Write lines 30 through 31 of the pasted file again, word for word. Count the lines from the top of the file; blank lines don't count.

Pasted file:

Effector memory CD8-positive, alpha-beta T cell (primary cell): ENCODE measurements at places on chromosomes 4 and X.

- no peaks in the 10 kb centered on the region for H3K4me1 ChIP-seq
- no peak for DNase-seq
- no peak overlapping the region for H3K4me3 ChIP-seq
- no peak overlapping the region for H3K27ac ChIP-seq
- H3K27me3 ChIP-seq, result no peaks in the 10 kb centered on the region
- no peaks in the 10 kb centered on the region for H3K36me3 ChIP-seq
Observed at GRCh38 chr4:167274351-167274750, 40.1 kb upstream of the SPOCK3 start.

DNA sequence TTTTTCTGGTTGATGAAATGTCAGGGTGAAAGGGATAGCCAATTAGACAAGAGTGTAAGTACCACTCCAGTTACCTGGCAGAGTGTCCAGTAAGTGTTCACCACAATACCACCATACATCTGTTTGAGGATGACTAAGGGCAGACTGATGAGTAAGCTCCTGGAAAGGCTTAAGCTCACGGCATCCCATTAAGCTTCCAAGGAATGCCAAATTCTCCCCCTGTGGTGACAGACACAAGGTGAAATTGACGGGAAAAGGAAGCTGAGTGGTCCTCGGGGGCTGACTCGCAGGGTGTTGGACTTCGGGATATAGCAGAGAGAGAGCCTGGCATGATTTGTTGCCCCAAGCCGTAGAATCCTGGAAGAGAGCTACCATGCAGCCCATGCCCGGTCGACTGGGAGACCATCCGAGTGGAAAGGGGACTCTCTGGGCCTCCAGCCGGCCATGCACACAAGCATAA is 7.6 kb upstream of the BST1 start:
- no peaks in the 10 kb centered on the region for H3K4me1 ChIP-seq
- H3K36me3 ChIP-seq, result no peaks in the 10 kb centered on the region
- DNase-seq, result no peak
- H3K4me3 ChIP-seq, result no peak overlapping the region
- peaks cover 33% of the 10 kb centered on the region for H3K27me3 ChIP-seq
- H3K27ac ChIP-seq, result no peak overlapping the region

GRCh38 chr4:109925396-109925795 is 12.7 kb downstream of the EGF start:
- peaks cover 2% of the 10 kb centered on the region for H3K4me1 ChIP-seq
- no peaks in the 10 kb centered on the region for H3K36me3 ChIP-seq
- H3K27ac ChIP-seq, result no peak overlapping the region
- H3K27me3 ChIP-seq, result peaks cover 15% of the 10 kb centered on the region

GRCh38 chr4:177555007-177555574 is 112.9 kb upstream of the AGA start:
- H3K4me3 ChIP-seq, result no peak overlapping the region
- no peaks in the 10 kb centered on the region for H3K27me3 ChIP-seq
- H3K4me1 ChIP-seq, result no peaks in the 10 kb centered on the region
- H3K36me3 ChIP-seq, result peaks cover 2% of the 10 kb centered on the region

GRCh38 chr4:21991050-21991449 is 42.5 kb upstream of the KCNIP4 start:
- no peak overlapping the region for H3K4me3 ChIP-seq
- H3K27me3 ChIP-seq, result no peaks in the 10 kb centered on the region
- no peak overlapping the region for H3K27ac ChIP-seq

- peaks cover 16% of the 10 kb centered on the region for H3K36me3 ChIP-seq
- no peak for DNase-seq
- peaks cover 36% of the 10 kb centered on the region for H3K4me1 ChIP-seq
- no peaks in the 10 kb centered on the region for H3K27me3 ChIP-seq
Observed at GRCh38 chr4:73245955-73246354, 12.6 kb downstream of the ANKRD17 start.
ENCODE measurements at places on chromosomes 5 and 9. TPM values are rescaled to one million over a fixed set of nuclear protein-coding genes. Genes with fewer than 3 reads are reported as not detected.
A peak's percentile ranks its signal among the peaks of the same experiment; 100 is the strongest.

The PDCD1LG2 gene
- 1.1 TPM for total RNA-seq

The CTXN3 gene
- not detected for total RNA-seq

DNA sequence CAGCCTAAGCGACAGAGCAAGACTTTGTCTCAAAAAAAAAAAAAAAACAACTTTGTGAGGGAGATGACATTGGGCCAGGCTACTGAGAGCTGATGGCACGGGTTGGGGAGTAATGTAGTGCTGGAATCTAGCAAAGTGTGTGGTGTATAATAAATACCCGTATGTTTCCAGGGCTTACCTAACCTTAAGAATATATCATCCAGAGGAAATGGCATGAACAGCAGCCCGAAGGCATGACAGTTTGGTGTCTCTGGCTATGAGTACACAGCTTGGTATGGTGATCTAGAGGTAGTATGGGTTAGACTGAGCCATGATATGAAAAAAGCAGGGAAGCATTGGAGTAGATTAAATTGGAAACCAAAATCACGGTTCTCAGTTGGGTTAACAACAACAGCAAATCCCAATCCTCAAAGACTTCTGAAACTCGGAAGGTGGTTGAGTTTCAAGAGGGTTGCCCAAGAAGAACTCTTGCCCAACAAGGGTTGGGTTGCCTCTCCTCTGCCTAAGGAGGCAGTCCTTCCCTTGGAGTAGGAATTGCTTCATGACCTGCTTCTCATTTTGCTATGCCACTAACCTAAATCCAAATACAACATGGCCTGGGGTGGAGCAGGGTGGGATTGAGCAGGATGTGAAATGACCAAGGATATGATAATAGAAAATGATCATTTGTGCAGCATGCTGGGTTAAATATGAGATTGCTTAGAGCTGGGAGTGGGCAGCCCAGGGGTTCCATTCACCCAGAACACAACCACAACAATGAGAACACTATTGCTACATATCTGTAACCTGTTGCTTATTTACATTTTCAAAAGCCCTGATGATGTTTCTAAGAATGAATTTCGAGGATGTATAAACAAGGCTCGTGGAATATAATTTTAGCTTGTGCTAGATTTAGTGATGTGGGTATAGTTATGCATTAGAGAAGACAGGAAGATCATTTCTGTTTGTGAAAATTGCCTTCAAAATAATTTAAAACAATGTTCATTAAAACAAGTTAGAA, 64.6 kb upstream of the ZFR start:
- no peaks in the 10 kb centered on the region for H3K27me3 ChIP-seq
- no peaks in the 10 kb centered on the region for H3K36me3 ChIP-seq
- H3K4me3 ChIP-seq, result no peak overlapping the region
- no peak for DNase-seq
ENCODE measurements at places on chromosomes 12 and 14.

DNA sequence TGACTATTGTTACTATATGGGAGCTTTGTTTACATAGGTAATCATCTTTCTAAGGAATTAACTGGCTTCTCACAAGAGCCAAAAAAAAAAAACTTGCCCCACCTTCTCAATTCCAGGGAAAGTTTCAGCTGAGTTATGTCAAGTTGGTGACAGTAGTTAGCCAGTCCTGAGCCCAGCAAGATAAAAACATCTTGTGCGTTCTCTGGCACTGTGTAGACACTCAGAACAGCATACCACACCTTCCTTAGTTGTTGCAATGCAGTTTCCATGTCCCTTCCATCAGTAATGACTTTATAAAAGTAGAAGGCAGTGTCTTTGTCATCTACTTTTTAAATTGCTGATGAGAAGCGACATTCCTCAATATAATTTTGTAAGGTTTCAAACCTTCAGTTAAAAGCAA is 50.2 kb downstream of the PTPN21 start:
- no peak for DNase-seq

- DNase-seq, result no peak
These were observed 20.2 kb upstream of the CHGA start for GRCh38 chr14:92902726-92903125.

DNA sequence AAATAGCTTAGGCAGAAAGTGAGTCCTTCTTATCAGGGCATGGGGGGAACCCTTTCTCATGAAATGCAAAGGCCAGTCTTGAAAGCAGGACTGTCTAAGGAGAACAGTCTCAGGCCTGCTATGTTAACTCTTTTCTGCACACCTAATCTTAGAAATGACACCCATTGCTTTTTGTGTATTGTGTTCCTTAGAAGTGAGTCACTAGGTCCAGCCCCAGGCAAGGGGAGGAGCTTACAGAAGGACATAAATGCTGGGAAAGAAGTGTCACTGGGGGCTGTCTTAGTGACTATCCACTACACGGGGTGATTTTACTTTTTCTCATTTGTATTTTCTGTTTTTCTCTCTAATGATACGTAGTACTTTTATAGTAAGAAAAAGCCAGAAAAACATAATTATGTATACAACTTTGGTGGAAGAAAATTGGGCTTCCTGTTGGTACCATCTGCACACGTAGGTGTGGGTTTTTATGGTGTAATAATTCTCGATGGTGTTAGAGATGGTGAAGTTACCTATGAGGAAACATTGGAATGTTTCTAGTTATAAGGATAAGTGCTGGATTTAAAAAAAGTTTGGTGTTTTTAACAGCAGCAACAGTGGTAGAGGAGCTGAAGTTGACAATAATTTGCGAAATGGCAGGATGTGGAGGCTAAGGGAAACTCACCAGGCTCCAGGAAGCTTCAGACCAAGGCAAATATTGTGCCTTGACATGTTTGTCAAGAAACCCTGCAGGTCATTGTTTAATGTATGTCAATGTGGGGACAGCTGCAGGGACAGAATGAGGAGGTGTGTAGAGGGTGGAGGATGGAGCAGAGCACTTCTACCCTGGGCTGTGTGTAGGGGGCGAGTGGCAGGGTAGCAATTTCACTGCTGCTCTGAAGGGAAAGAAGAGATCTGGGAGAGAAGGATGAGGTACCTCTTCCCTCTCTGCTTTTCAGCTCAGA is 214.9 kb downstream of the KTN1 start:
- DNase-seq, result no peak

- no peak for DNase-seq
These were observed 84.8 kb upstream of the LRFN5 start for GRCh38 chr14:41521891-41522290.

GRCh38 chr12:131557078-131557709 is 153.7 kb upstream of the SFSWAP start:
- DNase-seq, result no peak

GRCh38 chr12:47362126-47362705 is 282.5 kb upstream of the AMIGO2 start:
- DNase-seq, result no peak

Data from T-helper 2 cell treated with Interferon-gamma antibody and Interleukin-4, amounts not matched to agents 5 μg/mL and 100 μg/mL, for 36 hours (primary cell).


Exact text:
- peaks cover 16% of the 10 kb centered on the region for H3K36me3 ChIP-seq
- no peak for DNase-seq